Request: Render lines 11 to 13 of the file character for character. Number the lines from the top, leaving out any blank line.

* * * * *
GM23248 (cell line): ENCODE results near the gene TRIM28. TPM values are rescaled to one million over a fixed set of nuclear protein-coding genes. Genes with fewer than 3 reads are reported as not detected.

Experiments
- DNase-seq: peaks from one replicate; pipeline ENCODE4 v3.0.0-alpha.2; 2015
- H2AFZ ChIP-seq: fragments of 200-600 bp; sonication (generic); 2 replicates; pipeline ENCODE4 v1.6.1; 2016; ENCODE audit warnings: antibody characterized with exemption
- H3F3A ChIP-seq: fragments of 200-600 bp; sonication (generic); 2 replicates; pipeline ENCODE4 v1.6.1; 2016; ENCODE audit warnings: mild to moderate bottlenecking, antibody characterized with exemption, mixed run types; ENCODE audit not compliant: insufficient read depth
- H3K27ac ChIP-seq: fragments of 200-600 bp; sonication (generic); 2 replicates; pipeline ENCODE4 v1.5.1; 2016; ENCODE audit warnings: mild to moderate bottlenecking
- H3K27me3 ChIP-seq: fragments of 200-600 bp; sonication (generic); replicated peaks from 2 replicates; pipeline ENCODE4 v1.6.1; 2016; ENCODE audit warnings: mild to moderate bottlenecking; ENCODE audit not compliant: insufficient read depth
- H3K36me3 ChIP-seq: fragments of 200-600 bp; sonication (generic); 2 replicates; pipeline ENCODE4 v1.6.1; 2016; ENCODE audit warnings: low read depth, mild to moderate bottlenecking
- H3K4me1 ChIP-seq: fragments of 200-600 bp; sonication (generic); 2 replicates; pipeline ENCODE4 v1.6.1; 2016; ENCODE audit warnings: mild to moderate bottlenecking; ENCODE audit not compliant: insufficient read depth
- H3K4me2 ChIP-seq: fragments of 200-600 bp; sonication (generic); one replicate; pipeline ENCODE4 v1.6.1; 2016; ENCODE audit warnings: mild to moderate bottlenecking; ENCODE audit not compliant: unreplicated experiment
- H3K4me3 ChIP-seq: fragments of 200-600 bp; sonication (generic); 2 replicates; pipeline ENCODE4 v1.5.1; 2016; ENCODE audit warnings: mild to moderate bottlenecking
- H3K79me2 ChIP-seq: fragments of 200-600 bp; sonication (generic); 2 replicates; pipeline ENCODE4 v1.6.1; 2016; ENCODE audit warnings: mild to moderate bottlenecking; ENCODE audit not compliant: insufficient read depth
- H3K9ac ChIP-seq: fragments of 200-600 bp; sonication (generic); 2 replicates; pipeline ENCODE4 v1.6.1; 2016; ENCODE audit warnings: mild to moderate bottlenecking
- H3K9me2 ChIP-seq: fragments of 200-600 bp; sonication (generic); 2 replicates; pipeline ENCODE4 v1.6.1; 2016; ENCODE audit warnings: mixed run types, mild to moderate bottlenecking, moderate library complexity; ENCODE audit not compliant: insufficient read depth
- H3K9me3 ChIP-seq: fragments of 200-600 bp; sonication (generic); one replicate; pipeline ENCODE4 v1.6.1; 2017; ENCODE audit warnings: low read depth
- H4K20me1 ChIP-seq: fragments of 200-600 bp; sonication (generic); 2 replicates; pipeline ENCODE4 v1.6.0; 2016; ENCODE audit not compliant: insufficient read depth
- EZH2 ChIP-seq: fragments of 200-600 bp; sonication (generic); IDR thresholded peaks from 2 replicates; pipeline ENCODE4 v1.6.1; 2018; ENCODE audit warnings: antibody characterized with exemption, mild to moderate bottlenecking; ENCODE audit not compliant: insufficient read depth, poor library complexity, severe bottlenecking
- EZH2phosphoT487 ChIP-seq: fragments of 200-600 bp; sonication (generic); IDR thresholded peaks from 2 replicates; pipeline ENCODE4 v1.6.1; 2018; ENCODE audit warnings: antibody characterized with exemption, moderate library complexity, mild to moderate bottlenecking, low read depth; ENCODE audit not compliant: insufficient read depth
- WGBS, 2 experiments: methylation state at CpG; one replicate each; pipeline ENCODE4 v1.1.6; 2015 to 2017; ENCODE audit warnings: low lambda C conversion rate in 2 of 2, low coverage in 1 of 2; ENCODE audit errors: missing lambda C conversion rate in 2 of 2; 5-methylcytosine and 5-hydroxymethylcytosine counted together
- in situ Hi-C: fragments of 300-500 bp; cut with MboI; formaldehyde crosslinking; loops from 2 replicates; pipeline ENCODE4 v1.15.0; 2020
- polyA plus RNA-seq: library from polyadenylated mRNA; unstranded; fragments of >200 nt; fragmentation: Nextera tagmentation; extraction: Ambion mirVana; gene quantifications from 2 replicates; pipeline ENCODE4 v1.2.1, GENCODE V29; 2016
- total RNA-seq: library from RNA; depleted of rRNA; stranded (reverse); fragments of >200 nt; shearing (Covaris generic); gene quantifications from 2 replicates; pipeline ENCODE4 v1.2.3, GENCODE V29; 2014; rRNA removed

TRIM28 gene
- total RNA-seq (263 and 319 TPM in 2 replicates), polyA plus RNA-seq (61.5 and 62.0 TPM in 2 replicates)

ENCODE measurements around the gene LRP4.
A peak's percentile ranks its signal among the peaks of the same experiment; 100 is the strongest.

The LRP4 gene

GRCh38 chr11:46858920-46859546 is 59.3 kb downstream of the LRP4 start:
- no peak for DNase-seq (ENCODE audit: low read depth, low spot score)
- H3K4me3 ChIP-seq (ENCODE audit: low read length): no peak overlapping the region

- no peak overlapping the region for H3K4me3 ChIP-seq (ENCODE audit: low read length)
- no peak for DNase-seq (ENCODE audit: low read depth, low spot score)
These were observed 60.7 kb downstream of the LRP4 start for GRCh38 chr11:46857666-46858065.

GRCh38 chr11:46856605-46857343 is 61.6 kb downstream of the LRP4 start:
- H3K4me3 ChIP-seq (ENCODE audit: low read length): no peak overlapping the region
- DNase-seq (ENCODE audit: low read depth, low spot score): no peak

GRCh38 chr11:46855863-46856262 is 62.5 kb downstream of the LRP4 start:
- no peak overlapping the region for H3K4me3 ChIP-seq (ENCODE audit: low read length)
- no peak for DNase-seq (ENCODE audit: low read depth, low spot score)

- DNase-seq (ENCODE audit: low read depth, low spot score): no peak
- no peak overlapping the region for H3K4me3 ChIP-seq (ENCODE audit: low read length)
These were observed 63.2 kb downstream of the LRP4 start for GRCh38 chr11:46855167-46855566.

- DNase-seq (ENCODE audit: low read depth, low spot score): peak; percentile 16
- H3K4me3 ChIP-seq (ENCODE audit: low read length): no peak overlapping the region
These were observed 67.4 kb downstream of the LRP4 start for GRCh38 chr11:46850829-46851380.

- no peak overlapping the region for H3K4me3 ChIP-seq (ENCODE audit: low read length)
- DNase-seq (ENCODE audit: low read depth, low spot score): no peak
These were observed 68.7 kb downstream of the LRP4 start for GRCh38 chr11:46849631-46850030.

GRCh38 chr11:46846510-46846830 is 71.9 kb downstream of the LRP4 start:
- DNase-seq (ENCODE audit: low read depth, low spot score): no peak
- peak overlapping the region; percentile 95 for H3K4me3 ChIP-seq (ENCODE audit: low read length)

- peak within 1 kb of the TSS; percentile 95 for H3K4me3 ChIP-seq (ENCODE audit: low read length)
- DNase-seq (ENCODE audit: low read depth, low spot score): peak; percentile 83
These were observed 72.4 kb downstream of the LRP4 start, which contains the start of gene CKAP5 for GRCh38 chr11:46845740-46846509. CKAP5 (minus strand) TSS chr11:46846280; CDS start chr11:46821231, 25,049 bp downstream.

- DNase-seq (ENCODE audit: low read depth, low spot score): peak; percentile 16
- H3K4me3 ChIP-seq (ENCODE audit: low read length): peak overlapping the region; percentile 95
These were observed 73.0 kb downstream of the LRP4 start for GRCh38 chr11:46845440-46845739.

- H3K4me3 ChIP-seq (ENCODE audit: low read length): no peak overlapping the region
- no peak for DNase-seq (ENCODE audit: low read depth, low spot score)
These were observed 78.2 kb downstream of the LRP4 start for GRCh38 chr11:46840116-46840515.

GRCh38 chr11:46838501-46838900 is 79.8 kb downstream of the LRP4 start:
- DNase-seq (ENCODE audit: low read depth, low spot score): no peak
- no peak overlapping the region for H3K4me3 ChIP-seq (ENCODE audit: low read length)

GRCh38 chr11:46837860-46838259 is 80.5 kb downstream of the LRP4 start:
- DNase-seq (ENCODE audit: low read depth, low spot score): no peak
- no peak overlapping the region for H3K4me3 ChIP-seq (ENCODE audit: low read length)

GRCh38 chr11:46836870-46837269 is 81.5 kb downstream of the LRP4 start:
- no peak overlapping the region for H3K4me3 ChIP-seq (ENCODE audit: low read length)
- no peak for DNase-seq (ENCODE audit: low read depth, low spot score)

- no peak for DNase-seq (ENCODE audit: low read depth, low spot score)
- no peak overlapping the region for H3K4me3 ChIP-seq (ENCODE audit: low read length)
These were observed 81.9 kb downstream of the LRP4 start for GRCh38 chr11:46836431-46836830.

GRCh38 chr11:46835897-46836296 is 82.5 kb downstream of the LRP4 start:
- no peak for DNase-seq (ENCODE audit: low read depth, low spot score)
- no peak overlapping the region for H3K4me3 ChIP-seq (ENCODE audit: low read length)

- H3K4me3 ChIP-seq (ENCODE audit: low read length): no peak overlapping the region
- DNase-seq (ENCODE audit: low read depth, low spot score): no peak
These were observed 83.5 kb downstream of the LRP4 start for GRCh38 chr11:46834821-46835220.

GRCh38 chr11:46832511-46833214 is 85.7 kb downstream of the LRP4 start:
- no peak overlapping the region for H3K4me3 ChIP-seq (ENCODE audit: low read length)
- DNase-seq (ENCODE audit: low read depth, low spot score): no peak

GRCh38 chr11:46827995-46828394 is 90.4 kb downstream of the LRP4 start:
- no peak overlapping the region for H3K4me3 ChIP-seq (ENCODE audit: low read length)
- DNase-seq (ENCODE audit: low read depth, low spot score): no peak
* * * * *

- H3K4me3 ChIP-seq: fragments of 200-600 bp; sonication (generic); 2 replicates; pipeline ENCODE4 v1.5.1; 2016; ENCODE audit warnings: mild to moderate bottlenecking
- H3K79me2 ChIP-seq: fragments of 200-600 bp; sonication (generic); 2 replicates; pipeline ENCODE4 v1.6.1; 2016; ENCODE audit warnings: mild to moderate bottlenecking; ENCODE audit not compliant: insufficient read depth
- H3K9ac ChIP-seq: fragments of 200-600 bp; sonication (generic); 2 replicates; pipeline ENCODE4 v1.6.1; 2016; ENCODE audit warnings: mild to moderate bottlenecking